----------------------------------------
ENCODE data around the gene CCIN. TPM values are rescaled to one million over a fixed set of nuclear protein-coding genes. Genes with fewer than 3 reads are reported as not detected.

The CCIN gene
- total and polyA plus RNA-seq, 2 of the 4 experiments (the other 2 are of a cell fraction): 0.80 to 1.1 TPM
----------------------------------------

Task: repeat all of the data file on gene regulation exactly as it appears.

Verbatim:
ENCODE data around the gene CCIN. TPM values are rescaled to one million over a fixed set of nuclear protein-coding genes. Genes with fewer than 3 reads are reported as not detected.

The CCIN gene
- total and polyA plus RNA-seq, 2 of the 4 experiments (the other 2 are of a cell fraction): 0.80 to 1.1 TPM